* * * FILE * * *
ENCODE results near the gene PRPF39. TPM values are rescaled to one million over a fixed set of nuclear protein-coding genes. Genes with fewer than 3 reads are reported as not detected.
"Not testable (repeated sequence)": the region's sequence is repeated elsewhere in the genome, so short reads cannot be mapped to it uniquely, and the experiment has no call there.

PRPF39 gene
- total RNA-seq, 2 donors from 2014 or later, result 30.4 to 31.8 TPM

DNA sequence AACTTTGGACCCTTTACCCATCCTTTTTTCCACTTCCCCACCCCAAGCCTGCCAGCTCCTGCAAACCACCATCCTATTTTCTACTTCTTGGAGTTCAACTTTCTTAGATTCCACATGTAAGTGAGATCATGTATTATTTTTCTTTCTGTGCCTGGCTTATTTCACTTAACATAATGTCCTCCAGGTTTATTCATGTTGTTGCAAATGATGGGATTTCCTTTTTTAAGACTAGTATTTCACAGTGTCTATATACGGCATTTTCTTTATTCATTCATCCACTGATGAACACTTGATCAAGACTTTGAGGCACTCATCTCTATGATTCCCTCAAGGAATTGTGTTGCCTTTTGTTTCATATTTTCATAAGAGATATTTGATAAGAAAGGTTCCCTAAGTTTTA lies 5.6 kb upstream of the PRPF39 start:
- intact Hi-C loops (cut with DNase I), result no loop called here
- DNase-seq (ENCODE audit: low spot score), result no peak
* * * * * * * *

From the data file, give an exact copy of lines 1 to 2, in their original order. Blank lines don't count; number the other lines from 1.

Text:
ENCODE results near the gene PRPF39. TPM values are rescaled to one million over a fixed set of nuclear protein-coding genes. Genes with fewer than 3 reads are reported as not detected.
"Not testable (repeated sequence)": the region's sequence is repeated elsewhere in the genome, so short reads cannot be mapped to it uniquely, and the experiment has no call there.